Review: Mexican Gothic by Silvia Moreno-Garcia

Goodreads: Mexican Gothic
Publisher: Jo Fletcher Books
Buy: Bookshop.org UK | US
Synopsis: After receiving a frantic letter from her newly-wed cousin begging for someone to save her from a mysterious doom, Noemí Taboada heads to High Place, a distant house in the Mexican countryside. She’s not sure what she will find—her cousin’s husband, a handsome Englishman, is a stranger, and Noemí knows little about the region.

Noemí is also an unlikely rescuer: She’s a glamorous debutante, and her chic gowns and perfect red lipstick are more suited for cocktail parties than amateur sleuthing. But she’s also tough and smart, with an indomitable will, and she is not afraid: Not of her cousin’s new husband, who is both menacing and alluring; not of his father, the ancient patriarch who seems to be fascinated by Noemí; and not even of the house itself, which begins to invade Noemí’s dreams with visions of blood and doom.

Her only ally in this inhospitable abode is the family’s youngest son. Shy and gentle, he seems to want to help Noemí, but might also be hiding dark knowledge of his family’s past. For there are many secrets behind the walls of High Place. The family’s once colossal wealth and faded mining empire kept them from prying eyes, but as Noemí digs deeper she unearths stories of violence and madness.

And Noemí, mesmerized by the terrifying yet seductive world of High Place, may soon find it impossible to ever leave this enigmatic house behind.

Review: It’s rare that a book becomes a five star read for me just a few chapters in, but this book is one of those few. Mexican Gothic is the haunted house thriller I’d always dreamed of, it’s so unassuming and just as you think you know what’s happening this book will twist round and bite you.

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Review: These Violent Delights by Chloe Gong

Series: These Violent Delights #1
Goodreads: These Violent Delights
Publisher: Hodder & Stoughton
Buy: Bookshop.org UK | US
Synopsis: The year is 1926, and Shanghai hums to the tune of debauchery.

A blood feud between two gangs runs the streets red, leaving the city helpless in the grip of chaos. At the heart of it all is eighteen-year-old Juliette Cai, a former flapper who has returned to assume her role as the proud heir of the Scarlet Gang—a network of criminals far above the law. Their only rivals in power are the White Flowers, who have fought the Scarlets for generations. And behind every move is their heir, Roma Montagov, Juliette’s first love…and first betrayal.

But when gangsters on both sides show signs of instability culminating in clawing their own throats out, the people start to whisper. Of a contagion, a madness. Of a monster in the shadows. As the deaths stack up, Juliette and Roma must set their guns—and grudges—aside and work together, for if they can’t stop this mayhem, then there will be no city left for either to rule.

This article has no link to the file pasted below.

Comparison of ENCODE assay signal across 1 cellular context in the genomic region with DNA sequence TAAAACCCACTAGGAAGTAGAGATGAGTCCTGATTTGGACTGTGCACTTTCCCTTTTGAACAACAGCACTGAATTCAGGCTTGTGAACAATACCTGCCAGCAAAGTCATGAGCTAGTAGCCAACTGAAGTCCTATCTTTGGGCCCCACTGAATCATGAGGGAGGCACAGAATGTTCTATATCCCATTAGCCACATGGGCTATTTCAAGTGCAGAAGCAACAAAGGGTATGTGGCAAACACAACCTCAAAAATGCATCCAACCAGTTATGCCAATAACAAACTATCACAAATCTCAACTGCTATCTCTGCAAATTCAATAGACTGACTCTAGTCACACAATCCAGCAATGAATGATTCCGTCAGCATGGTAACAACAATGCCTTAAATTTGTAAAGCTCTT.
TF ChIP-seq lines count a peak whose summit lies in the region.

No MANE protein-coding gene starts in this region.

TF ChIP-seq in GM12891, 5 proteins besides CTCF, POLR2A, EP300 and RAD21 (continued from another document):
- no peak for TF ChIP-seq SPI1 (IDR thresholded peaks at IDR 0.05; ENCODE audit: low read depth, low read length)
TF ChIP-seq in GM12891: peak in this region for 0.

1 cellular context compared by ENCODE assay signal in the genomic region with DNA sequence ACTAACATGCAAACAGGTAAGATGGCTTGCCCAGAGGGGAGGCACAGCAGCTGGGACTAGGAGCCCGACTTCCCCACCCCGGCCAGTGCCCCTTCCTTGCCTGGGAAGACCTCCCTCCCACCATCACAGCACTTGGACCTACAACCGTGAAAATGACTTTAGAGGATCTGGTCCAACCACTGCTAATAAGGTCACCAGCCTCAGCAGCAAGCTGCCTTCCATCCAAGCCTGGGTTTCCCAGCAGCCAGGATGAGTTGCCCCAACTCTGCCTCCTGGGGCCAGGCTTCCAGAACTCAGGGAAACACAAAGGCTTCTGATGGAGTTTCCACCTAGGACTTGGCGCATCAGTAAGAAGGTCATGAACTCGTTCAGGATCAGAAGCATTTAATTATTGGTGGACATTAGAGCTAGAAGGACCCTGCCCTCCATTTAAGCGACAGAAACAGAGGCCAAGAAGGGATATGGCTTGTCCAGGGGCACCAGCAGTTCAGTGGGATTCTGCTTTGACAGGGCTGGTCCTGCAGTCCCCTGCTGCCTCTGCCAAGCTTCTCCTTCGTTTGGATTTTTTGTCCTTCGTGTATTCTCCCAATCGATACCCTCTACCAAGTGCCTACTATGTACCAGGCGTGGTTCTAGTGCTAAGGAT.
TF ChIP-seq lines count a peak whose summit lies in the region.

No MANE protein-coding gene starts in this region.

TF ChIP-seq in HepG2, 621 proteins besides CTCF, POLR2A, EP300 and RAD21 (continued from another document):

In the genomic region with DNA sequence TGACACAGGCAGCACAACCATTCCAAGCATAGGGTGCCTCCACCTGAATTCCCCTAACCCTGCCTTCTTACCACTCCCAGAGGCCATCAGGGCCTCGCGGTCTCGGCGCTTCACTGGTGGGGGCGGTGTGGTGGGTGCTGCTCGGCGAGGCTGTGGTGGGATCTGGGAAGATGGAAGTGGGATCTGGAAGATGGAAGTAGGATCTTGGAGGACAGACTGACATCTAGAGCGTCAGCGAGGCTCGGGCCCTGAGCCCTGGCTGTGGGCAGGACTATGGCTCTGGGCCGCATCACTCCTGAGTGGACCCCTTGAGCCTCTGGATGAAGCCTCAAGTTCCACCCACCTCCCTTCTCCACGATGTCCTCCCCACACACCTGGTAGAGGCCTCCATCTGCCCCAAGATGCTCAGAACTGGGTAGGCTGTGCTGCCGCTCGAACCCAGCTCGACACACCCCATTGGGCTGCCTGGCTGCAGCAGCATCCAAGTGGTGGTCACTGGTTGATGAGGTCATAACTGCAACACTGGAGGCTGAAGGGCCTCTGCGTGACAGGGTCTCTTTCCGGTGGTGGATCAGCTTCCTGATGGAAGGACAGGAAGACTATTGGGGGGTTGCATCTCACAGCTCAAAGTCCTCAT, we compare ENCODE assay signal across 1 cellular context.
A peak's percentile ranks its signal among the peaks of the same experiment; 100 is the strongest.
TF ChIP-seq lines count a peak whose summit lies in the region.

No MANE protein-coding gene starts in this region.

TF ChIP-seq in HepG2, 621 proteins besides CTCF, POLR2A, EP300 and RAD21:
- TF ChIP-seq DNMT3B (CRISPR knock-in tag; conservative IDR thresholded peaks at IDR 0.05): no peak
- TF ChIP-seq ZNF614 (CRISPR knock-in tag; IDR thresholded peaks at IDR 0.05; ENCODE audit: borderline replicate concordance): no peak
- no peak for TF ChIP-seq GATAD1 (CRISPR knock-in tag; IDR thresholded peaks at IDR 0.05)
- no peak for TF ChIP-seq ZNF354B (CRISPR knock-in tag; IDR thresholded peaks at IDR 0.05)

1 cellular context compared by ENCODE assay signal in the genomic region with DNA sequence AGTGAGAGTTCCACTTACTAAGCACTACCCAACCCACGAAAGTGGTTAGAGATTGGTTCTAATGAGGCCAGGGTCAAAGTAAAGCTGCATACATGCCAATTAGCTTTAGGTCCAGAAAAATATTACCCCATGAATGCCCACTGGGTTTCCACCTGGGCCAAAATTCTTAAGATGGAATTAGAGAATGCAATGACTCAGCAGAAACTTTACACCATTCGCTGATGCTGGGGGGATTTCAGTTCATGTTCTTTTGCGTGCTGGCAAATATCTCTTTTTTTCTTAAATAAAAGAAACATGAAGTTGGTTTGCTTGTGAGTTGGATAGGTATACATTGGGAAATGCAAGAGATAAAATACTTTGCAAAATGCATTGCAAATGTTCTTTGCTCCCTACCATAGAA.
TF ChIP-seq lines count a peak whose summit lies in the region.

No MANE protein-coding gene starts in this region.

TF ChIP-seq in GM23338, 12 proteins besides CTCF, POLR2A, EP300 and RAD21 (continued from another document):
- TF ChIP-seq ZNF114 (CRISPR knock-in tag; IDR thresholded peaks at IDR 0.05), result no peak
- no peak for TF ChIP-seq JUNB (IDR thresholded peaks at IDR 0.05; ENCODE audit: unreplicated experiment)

Review: I received this digital copy in exchange for an honest review, thanks Hodder & Stoughton.

I’ve been struggling with this review in the same way I struggled to finish this book. I think it may be a case of covid brain and an ill-timed Hades play-through that meant I read this in bits and couldn’t settle into it, but I’m going to try my best to explain why I didn’t click with this book.

The Shanghai that Chloe Gong developed was so intricate and interesting, and I really felt as though I was walking the city streets alongside Juliette and Roma. It’s vivid, and the clashes between the different cultures alongside the colonisation of Shanghai, and Juliette’s discomfort with the westernisation of her home is palpable. Juliette was certainly my favourite part of the These Violent Delights. She’s tough, whip smart, plus I loved the fact she was torn between her loyalty to the gang and working with Roma to save Shanghai. Juliette returns to the city from America with something to prove and a lot to lose, and you can really feel how on edge she feels walking round an often unfamiliar Shanghai. She’s wonderfully well developed, and I was always disappointed when we moved away from her perspective!

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Review: Piranesi by Susanna Clarke

Goodreads: Piranesi
Publisher: Bloomsbury
Buy: Bookshop.org UK | US
Synopsis: Piranesi’s house is no ordinary building: its rooms are infinite, its corridors endless, its walls are lined with thousands upon thousands of statues, each one different from all the others. Within the labyrinth of halls an ocean is imprisoned; waves thunder up staircases, rooms are flooded in an instant. But Piranesi is not afraid; he understands the tides as he understands the pattern of the labyrinth itself. He lives to explore the house.

There is one other person in the house—a man called The Other, who visits Piranesi twice a week and asks for help with research into A Great and Secret Knowledge. But as Piranesi explores, evidence emerges of another person, and a terrible truth begins to unravel, revealing a world beyond the one Piranesi has always known.

Review: This book, gosh this book it’s just so gorgeous. The world that Susanna Clarke builds in Piranesi is so sumptuous and mysterious, I was instantly drawn in and this book effortlessly became a five star read for me.

The novel is actually a set of journal entries written by Piranesi himself. This format can be a little jarring, but Piranesi is so knowledgeable and fascinating as a character that this feeling left as soon as it came. Piranesi makes you take your time reading it, I’m a notoriously quick reader, but my pace dramatically slowed so I could absorb all of the details. Our protagonist takes his time explaining his world and how it works in minute detail, and so despite it’s short length the story feels so fleshed out and gorgeous.